It is useful to keep an eye on the real-time transcript to make sure: (a) what the witness says is captured on the transcript (bearing in mind that the court reporter could be in a different location from the witness and thus may not have heard everything that is said); and conversely (b) you don’t miss what someone (e.g. a member of the tribunal) says which you may not have heard but which is caught on the transcript.
6. Bundle pagination
An easy one to overlook – ensure that the virtual hearing provider uses volume and tab numbers (or folder and sub-folder numbers) and consecutive pagination when compiling virtual hearing bundles. Makes it easier to call up the right document quickly.
7. Expert witness conferencing
Works just as well in a virtual hearing setting, save for one thing – we established a clear protocol as to which expert went first and when each counsel can intervene with questions and in what order. We had to be more disciplined in ensuring we stuck to this protocol than at an in-person hearing, given the very real risks of a seven-vehicle motorway pile-up (2 experts, 2 counsel, 3 arbitrators all speaking over one another) if we were not careful.
When virtual hearings started taking off, there were those who were recommending up to half a dozen screens/devices for the advocate. While it is ultimately a matter of personal choice, I did not find this helpful. Less is more, in my view. You need one screen/iPad to see the witness/whoever is speaking, one screen/iPad for the EPE and one screen for the real-time transcript. The idea that there would also be screens to enable you to see your opponent, another to watch the arbitrators and yet another for messages is, in my view, not feasible. It looks very cluttered and is unnecessary. It is possible to configure WhatsApp messages from your team to appear on one of the iPads so as to minimise the number of devices that are actually sitting on your desk.
9. Virtual Hearing Protocol
It’s the new Procedural Order No. 1. Draw up and seek to agree with the other side a Virtual Hearing Protocol that lays out the ground rules on how the virtual hearing is to be conducted including, but not limited to, what software/technology is to be used, what equipment is needed for each participant, when and how a test run of the system is to be conducted, what should happen when someone becomes disconnected, sitting hours, an indicative hearing timetable that takes account of the time zones of the various participants, when participants should mute their mics, etc.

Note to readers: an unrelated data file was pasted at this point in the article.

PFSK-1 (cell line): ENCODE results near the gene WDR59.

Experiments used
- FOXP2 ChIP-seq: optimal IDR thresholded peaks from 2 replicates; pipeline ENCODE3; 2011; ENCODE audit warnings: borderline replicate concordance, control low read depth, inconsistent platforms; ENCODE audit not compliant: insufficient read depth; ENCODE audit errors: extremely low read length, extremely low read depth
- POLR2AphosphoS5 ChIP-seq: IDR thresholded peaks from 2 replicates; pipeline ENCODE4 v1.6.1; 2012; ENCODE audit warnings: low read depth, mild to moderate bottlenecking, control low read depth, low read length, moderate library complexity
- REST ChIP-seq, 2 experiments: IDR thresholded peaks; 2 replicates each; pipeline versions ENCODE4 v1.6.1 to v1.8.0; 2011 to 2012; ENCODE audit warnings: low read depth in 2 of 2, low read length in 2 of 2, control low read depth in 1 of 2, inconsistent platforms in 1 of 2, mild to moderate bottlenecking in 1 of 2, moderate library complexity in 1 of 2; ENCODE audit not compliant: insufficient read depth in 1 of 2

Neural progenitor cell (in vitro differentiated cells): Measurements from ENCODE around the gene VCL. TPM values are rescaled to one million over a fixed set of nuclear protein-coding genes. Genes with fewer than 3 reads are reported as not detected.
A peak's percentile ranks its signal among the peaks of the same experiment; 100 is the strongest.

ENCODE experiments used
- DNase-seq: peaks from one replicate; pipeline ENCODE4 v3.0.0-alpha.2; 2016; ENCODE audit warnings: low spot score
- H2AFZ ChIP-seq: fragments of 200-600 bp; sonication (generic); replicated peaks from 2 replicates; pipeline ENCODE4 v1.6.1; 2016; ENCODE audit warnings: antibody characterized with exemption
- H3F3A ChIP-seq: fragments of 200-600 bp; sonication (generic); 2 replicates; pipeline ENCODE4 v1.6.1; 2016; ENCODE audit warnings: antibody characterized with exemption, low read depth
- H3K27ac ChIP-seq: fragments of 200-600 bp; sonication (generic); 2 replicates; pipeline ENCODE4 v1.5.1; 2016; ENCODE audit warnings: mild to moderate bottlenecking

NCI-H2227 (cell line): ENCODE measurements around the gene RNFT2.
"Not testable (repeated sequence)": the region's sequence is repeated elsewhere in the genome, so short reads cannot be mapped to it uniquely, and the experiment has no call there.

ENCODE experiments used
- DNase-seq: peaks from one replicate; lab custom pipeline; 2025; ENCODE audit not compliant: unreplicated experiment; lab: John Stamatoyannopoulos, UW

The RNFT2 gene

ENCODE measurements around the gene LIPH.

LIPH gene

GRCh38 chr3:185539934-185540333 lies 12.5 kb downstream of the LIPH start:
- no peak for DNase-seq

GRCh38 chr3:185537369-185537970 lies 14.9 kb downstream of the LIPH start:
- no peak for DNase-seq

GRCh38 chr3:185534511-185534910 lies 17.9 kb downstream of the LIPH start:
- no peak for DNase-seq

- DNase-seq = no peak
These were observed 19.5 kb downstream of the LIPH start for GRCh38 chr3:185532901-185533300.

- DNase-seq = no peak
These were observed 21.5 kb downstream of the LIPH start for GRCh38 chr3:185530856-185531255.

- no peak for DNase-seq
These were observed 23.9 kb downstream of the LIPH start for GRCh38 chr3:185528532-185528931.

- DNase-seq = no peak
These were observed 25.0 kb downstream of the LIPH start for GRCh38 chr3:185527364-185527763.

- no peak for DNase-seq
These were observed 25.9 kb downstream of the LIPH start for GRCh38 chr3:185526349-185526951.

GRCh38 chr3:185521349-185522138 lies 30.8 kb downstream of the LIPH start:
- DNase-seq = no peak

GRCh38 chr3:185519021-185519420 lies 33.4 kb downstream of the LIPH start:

One of the features of the hearing I conducted is the fact that there were many documents in Chinese containing English translations (with quite a few of the translations disputed). Having an EPE system that allows the screen to be split meant that I was able to direct the EPE operator to call up the Chinese and English versions on the screen – I would then walk the witness through the Chinese original while the other attendees who prefer to read the English could follow my discourse with the witness using the English translation. Where there was a dispute about the translation of a word/phrase, I could tell the operator to highlight the relevant word/phrase in both languages before putting the proposition I wanted the witness to agree with and inviting the interpreter (who would have been following the exchange) to provide his/her neutral translation.